With those things in place, Daugaard is confident eventually they can make Third a “safe and secure environment.”
She said support from the city, the Downtown Seattle Association and neighborhood businesses means that, “when we name the true costs and true needs that the population has that’s committing crimes Downtown, I think increasingly stakeholders are inclined to trust that assessment.”
“The Third Avenue Project is an important part of what’s needed to improve this critical street, and we’re encouraged by the early progress groups are making,” wrote Downtown Seattle Association president Jon Scholes in an email. “It’s one important tool in what needs to be a multifaceted toolbox. … Third Avenue is everyone’s street and acts as the lobby to our city for millions of people each year. Efforts to improve it must move with urgency and be sustained.”
Recognizing that outreach and engagement with the illicit economy is only one piece of the puzzle on Third, the Downtown Seattle Association is pushing a vision for overhauling the streetscape to make it more inviting to everyone. Taking cues from Denver’s 16th Street pedestrian mall and other North American cities, ideas include expanding sidewalks, planting street trees, having street cafes, bringing back restaurants and retail space to the closed storefronts and more. In September 2022, the Seattle City Council adopted a resolution supporting the vision.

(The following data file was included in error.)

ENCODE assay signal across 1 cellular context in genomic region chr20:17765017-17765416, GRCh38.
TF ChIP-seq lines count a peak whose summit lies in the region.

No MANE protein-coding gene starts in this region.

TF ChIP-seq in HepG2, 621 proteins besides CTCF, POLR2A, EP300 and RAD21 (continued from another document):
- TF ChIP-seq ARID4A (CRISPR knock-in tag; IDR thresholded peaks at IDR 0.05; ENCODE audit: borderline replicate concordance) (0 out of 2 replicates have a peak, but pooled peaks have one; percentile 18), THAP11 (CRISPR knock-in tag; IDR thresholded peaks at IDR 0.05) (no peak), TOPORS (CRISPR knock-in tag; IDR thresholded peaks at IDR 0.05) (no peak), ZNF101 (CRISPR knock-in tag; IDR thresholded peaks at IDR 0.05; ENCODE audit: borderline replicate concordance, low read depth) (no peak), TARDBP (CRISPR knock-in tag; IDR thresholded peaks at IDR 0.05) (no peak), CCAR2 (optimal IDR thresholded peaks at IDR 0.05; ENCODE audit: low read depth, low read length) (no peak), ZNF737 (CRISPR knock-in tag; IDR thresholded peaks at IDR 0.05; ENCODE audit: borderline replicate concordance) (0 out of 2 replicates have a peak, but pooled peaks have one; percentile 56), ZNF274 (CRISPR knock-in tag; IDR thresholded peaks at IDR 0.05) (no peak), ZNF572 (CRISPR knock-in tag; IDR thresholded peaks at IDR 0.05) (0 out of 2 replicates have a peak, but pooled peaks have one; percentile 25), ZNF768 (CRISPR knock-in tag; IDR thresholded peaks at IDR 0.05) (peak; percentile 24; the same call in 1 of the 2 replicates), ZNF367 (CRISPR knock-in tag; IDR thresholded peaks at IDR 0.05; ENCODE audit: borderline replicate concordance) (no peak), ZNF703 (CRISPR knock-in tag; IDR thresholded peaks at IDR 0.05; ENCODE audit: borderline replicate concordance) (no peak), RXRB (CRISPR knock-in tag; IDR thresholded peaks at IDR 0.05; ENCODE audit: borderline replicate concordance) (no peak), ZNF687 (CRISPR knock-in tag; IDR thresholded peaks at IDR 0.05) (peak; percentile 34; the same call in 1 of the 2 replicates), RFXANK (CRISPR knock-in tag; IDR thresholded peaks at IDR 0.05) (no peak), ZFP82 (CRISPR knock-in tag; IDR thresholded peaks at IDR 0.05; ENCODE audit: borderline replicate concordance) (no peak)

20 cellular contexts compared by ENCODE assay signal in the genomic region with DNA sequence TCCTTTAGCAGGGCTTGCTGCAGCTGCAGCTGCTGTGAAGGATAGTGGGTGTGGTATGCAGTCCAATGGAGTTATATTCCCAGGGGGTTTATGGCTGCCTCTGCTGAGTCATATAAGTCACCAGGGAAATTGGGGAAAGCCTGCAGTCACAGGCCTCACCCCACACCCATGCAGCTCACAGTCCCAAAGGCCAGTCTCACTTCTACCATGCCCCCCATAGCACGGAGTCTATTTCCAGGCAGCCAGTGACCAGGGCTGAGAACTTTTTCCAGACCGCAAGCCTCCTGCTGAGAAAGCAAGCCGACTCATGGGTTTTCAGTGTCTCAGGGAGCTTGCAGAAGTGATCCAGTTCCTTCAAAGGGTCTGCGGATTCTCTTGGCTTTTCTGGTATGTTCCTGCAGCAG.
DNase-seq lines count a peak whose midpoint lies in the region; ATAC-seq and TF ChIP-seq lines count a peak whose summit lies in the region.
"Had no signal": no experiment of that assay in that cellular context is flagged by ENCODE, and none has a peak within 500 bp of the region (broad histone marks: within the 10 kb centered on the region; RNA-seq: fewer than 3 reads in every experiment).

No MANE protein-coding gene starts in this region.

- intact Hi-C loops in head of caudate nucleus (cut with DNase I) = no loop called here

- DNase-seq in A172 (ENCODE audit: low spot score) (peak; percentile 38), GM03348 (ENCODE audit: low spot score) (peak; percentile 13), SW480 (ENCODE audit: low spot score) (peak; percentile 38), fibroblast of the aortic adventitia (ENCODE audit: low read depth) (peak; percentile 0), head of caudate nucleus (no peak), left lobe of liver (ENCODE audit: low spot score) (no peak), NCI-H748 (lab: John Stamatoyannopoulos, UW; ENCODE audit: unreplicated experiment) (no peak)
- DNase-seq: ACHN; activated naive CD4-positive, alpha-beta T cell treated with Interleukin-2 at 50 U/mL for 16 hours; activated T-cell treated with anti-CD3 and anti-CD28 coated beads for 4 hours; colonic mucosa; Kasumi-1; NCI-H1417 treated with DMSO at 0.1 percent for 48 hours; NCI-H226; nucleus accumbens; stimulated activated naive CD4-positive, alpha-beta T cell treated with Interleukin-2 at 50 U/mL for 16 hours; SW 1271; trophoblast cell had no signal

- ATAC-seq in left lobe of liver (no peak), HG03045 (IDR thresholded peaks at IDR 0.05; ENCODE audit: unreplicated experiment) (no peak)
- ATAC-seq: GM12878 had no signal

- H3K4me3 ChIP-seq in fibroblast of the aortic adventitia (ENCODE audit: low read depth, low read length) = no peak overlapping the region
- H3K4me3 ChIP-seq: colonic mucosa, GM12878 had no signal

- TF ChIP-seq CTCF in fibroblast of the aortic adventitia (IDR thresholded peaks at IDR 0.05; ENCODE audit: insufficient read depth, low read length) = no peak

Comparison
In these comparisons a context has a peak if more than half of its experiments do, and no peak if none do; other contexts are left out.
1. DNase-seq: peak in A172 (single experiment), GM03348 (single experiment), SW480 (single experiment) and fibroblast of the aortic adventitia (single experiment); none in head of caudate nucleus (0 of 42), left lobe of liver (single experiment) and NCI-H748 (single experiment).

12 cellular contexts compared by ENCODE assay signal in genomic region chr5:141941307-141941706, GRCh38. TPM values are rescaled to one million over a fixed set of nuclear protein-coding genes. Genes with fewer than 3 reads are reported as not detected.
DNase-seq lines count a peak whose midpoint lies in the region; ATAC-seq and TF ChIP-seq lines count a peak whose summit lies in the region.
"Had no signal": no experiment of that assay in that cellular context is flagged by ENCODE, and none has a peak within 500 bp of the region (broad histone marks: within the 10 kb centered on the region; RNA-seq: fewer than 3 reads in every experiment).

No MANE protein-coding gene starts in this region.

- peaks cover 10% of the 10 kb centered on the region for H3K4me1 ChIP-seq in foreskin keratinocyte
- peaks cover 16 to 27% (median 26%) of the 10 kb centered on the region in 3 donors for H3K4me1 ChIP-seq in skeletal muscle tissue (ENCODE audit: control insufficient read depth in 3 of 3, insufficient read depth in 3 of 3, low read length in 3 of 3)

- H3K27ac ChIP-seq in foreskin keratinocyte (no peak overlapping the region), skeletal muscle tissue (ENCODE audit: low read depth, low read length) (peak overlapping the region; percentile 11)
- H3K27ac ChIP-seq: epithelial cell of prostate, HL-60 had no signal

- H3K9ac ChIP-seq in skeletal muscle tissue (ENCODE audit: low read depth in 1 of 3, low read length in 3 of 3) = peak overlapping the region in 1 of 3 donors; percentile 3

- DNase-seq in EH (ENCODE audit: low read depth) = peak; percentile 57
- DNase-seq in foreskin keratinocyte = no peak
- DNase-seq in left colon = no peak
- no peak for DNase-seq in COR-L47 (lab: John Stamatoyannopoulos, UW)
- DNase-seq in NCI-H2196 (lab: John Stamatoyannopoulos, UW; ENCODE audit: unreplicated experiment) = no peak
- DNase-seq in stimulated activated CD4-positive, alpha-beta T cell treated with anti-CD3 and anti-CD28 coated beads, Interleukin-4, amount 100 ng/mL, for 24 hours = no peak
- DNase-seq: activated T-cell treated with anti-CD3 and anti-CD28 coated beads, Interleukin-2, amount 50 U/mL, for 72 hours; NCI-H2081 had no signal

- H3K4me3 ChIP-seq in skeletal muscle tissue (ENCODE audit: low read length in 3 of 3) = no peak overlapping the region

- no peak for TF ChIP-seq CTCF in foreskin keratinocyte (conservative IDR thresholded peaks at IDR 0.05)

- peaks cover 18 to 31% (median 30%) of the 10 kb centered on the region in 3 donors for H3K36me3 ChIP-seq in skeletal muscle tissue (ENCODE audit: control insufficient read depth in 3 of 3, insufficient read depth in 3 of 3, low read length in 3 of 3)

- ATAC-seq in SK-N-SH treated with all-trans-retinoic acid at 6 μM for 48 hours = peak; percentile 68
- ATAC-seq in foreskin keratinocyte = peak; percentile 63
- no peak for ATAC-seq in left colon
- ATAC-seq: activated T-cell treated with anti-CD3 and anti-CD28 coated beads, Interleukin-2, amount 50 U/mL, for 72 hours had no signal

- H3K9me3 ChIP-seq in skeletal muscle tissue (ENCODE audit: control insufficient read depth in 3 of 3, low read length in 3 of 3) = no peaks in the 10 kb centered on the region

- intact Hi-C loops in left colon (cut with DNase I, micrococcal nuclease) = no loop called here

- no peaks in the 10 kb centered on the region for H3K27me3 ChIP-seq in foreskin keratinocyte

As Trahan and the outreach crew continued making the rounds that February night, they met a man sitting on the ground on Fourth Avenue with rollerblades on his feet. As the man drank the water they gave him, they were able to chat about who he was and what help he might need – all information that went into the by-name database.
At the same time, two ambassadors intervened as another man started yelling at a security guard.
“Go fuck with someone else’s life!” the man fired back after the security guard told him he had to move along. WDC’s Ron Myers stepped in and told the man the security guard was just trying to do his job. That was little consolation, but the man agreed to walk down the street with Myers to chat. WDC ambassadors had met the man a few times along Fourth, where he often sleeps, and had built a bit of a rapport that gave them a level of credibility the security guard didn’t have.
The Third Avenue Project is just getting going, and it has a long, hard road ahead if it’s going to transform the black-market economy in the Downtown core. But Trahan and his colleagues said they’re energized and inspired by the work they’re doing and the little signs of progress they’re already seeing just a few months in: people getting IDs, phones and, for a few, spots in tiny-house villages.
“Coming down here, I actually get up in the morning ready to run to work because it’s fulfilling,” Trahan said. “The give and the give-back is something that I never thought I would see.”